Sen. Richard Burr is asserting himself.
The North Carolina Republican, well-liked by most but occasionally criticized for lacking a killer instinct, intends to quell the doubters. Burr joined the open Whip race last month, challenging a candidate deemed an overwhelming favorite. And until that contest heats up, he is preparing an ambitious legislative agenda that includes the introduction of a blueprint to overhaul Medicare.
Burr, the Chief Deputy Whip under retiring Senate Minority Whip Jon Kyl (Ariz.), discussed his decision to seek the No. 2 Republican leadership post on Wednesday during a 30-minute interview with Roll Call. North Carolina's senior Senator entered the contest against National Republican Senatorial Committee Chairman John Cornyn (Texas) just days after Conference Chairman Lamar Alexander (Tenn.) dropped out, raising some eyebrows in the process.
"I've been doing it for a while. I feel I can be very effective in that role," Burr said of whipping.
But it takes more than counting votes to become Whip, and the North Carolinian's political strength can be found in the relationships he has fostered and cultivated over 10 years in the House and now seven years in the Senate.
Burr has developed close, personal ties to influential GOP Members, including Speaker John Boehner (Ohio), and with an ideological cross section of the Senate Republican Conference. That factor could work in his favor in any head-to-head matchup against Cornyn, whose leadership of the NRSC has been universally lauded.
The Texan in 2010 led the Republicans back from the brink of irrelevance, presiding over a seven-seat gain in an election year that was initially forecast as another uphill battle for the GOP. But in 2012, he may lead the GOP into the majority. Burr acknowledged he is the underdog in the race, but he described his wealth of relationships and connections to a new generation of Republican Senators as a potential edge.
"John deserves a lot of credit for '10 and what I think will be the success of '12. But what the Senatorial committee did was the coordinated support of all the Membership," Burr said. "There are certainly Members who are going to be influenced by the help that the Senatorial Committee provided. But I don't think that that's necessarily overshadowed by the individual support that those Members have gotten from a host of people in the Senate. It's just hard to weigh that until you go down and sit and talk to them."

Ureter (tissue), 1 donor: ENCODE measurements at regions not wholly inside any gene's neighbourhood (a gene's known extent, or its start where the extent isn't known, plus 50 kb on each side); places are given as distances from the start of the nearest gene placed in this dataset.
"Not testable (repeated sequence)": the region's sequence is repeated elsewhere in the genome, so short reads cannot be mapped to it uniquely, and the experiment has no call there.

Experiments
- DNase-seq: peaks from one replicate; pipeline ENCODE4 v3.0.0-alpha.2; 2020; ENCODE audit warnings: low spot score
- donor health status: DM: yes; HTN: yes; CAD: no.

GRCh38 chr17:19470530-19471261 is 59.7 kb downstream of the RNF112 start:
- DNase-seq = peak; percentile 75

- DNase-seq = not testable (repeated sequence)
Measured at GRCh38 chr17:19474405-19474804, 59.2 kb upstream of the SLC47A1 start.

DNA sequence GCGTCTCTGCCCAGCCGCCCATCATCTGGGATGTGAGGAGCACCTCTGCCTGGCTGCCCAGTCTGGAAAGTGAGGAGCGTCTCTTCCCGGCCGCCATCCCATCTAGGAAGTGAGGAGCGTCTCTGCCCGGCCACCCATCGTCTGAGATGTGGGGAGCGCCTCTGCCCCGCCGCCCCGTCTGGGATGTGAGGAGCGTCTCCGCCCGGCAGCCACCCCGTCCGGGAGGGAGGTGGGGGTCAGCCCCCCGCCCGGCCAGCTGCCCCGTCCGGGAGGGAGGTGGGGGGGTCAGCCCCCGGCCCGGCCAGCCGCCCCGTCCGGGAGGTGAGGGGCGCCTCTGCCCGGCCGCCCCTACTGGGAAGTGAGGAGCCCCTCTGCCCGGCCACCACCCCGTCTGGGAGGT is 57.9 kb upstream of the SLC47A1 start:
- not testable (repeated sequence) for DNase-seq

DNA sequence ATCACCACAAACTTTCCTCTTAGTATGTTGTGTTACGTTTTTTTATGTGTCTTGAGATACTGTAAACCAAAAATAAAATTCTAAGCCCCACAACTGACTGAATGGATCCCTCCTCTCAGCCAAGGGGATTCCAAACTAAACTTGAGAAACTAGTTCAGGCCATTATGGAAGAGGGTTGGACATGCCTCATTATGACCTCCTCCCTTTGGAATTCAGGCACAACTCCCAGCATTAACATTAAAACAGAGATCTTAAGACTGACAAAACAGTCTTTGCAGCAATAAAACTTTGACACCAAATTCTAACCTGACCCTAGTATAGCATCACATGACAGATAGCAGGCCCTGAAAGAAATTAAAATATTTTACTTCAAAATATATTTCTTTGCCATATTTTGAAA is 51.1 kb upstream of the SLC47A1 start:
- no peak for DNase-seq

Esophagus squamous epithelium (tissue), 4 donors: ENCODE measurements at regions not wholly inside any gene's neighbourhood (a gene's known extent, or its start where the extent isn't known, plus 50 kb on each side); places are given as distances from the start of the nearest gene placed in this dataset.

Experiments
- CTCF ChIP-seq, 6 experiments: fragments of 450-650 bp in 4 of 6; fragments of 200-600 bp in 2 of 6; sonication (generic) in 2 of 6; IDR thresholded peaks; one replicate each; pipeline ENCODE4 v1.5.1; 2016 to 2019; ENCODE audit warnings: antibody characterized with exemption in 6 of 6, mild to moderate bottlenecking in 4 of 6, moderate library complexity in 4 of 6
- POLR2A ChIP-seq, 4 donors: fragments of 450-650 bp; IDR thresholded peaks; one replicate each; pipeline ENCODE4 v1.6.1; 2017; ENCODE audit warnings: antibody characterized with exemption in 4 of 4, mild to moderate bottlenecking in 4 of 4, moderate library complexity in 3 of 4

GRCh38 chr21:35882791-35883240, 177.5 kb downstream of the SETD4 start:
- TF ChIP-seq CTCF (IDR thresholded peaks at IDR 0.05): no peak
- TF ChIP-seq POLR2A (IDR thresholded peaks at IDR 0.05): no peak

"I look at leadership elections in a very simple way," Burr continued. "I will sit down with every Member of the Republican Conference, I'll ask them for their support, I'll know when I leave if I'm in the game or not. My only hope is that every Member will allow that opportunity to happen."
Burr, 55, acknowledged that his 2010 re-election victory liberated him to more aggressively pursue policy and political goals. His immediate goals are legislative, and they include a few bipartisan initiatives, including bills with Sens. Tom Harkin (D-Iowa), Bob Casey (D-Pa.) and Mike Enzi (R-Wyo.), to reauthorize a program that protects against biological and chemical weapons attacks, and an energy reform package with Sen. Bob Menendez (D-N.J.). He also has his Medicare reform plan, developed jointly with Sen. Tom Coburn (R-Okla.).
Burr serves as ranking member on Veterans' Affairs and earlier this year snagged a coveted spot on the Finance Committee when Sen. John Ensign (R-Nev.) resigned. Burr happily relinquished a more senior position on Energy and Natural Resources to accept the appointment to Finance, a panel with broad jurisdiction and a prime spot from which to raise campaign funds.
One Republican lobbyist who closely monitors the Senate said Burr has the potential to move up in leadership, suggesting that he would make a good NRSC chairman and that that could be another way for him to ascend. "Burr is well-respected in the Conference as a serious policy guy. He is a highly personable guy," the lobbyist said. "He has also been working with Conference members for years as Kyl's chief deputy, so he is a known commodity."
Burr gives the Republican leadership team high marks for navigating a series of political minefields this year — among them the spring battle over a continuing resolution that was needed to prevent a government shutdown, the summer debate over the debt ceiling that went to the brink, and this fall's fight over jobs-related legislation. The Senator also credited the tea-party-inspired freshman class of 2010 for making the GOP Conference a more cohesive bunch.
The North Carolinian sees this group of conservative upstarts as his natural allies. But Burr additionally believes that his penchant for legislating and broad policy experience could make his brand of leadership attractive to veteran Republicans and those who veer more toward the party's establishment. Burr said the Whip position requires particular skills for which he's suited, citing his decade in the House as critical to his experience.
"The communication between leadership and our Members is absolutely crucial," Burr said. "Leadership has to reflect that generational makeup of the Members ... The friendships and associations that I have on both sides of the aisle, it's understanding that younger group — we're really driven by the same things, we're after the same things."